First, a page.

Kuehl, T., E-mail: T.Kuehl@gsi.de; Aurand, B.; Bagnoud, V.; Ecker, B.; Eisenbarth, U. [GSI (Germany); Guilbaud, O. [Universite Paris Sud (France); Fils, J.; Goette, S. [GSI (Germany); Habib, J. [Universite Paris Sud (France); Hochhaus, D.; Javorkova, D. [GSI (Germany); Neumayer, P. [Extreme Matter Institute, EMMI (Germany); Kazamias, S.; Pittman, M.; Ros, D. [Universite Paris Sud (France); Seres, J.; Spielmann, Ch. [Friedrich Schiller-University (Germany); Zielbauer, B.; Zimmer, D. [GSI (Germany)

    2010-02-15

    Proposed as satellite-based weapons during the 1980s, X-ray lasing was for a long time only achieved with enormous amounts of pump energy in either nuclear explosions or at kilojoule-class laser installations. During the last few years a tremendous development was achieved, most visible in the realisation of the FEL lasers at DESY and SLAC. As important for a wider applicability is the enormous reduction in pump energy for laser pumped plasma X-ray lasers, which now brings such devices into the range of applications for diagnostics and spectroscopy even in smaller laboratories. Main developments were the transient excitation scheme and the optimized pumping concepts. This paper concentrates on developments at the GSI Helmholtzcenter at Darmstadt aiming towards reliable X-ray laser sources in the range from 50 to several 100 eV. The main driving forces for the laser development at GSI are the possible application for the spectroscopy of Li-like ions in the storage ring ESR and the future storage ring NESR at FAIR, and the interest in novel plasma diagnostics.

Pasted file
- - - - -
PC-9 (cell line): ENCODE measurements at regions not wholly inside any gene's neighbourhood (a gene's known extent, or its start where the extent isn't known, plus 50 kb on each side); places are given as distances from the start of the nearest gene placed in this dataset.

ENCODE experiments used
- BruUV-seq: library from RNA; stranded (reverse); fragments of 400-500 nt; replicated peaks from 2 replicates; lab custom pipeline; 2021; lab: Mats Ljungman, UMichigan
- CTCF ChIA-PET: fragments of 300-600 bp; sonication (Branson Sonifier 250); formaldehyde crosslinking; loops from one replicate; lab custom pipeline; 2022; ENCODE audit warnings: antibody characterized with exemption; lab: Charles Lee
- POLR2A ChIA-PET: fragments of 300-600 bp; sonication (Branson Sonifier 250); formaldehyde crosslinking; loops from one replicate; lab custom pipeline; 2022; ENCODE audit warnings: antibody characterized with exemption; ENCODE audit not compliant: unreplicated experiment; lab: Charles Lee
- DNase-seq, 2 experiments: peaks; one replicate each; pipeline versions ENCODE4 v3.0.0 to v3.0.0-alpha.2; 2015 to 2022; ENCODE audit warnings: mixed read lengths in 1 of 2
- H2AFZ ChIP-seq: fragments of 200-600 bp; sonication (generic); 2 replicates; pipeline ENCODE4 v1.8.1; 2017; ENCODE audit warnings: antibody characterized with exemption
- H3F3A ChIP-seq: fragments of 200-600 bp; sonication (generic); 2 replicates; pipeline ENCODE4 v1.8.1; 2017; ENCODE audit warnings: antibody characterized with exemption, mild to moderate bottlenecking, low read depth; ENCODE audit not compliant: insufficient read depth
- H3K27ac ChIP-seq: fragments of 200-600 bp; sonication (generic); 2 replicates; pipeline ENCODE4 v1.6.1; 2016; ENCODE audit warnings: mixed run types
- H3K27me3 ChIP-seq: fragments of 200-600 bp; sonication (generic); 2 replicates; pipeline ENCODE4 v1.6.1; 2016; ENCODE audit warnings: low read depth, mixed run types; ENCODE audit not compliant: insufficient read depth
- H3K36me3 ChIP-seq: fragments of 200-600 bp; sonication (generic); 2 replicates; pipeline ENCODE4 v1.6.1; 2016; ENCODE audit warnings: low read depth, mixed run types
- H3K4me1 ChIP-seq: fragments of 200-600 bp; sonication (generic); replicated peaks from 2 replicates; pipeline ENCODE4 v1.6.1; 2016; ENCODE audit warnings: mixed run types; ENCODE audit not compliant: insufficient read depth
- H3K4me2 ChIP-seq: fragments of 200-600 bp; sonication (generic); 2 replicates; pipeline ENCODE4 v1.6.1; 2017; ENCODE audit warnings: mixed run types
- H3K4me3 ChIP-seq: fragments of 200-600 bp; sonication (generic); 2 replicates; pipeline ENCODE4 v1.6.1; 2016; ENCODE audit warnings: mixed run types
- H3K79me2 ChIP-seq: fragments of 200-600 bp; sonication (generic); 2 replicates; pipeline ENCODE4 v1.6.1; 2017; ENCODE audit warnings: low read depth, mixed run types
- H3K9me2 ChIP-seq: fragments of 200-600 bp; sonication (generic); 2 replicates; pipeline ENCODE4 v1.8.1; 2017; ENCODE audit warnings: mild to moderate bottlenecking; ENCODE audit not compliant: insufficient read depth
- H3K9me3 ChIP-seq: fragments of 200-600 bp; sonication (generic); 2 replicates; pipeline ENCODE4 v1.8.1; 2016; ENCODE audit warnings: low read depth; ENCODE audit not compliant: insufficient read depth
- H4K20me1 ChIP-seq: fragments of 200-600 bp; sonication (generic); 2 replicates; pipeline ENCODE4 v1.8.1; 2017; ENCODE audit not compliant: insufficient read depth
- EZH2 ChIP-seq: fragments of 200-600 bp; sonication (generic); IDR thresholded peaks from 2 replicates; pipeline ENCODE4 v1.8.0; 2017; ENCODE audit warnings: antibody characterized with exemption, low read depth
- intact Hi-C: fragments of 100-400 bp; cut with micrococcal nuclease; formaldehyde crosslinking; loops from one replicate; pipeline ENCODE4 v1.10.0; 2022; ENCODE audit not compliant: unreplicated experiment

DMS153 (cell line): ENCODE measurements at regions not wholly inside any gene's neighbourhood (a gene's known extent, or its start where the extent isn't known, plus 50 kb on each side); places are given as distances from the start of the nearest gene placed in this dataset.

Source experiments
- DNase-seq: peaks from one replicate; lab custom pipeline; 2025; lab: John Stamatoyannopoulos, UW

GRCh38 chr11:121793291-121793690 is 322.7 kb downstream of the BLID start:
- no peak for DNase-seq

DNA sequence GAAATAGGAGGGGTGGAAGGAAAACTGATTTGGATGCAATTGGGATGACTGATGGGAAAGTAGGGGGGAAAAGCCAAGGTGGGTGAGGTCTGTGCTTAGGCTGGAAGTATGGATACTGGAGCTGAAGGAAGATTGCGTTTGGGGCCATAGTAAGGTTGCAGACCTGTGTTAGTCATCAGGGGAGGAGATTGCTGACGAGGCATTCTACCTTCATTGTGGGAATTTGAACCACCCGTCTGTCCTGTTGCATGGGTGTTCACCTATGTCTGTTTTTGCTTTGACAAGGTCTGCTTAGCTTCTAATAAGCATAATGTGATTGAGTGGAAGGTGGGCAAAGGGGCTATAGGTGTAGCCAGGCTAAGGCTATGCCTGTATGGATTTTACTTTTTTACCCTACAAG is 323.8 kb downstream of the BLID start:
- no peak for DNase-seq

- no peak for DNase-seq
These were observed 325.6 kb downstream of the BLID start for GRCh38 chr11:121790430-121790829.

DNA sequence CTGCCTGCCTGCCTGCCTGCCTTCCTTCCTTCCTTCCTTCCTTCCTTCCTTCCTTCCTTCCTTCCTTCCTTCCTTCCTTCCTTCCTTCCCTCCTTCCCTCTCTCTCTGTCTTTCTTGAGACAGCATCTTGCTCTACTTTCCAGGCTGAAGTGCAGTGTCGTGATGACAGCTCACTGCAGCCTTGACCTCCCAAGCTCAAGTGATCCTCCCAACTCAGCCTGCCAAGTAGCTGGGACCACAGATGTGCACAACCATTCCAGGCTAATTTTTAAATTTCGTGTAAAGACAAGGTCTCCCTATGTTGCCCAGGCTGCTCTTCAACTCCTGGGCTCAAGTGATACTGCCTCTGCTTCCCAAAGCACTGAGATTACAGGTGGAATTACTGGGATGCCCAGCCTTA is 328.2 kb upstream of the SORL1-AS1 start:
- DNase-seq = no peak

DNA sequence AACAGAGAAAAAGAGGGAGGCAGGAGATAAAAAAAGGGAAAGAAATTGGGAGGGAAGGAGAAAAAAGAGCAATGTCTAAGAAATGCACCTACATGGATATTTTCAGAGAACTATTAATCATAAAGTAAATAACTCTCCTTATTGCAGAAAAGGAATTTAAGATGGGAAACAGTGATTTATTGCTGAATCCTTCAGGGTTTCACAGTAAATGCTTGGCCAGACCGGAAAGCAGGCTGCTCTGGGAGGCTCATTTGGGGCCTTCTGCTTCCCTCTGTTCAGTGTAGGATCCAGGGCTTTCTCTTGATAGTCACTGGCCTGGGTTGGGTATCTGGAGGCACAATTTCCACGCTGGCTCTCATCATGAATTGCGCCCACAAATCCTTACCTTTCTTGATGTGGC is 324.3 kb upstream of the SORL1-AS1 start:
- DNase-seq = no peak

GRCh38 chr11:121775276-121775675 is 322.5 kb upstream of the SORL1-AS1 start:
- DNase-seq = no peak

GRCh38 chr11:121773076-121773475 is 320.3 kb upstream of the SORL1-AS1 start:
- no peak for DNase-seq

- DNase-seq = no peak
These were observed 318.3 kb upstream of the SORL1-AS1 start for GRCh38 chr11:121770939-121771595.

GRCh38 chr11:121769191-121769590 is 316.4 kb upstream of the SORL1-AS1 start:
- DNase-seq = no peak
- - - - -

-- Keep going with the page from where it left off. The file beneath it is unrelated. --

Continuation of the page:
14. Progress in the applicability of plasma X-ray lasers

    International Nuclear Information System (INIS)

    Kuehl, T.; Aurand, B.; Bagnoud, V.; Ecker, B.; Eisenbarth, U.; Guilbaud, O.; Fils, J.; Goette, S.; Habib, J.; Hochhaus, D.; Javorkova, D.; Neumayer, P.; Kazamias, S.; Pittman, M.; Ros, D.; Seres, J.; Spielmann, Ch.; Zielbauer, B.; Zimmer, D.

    2010-01-01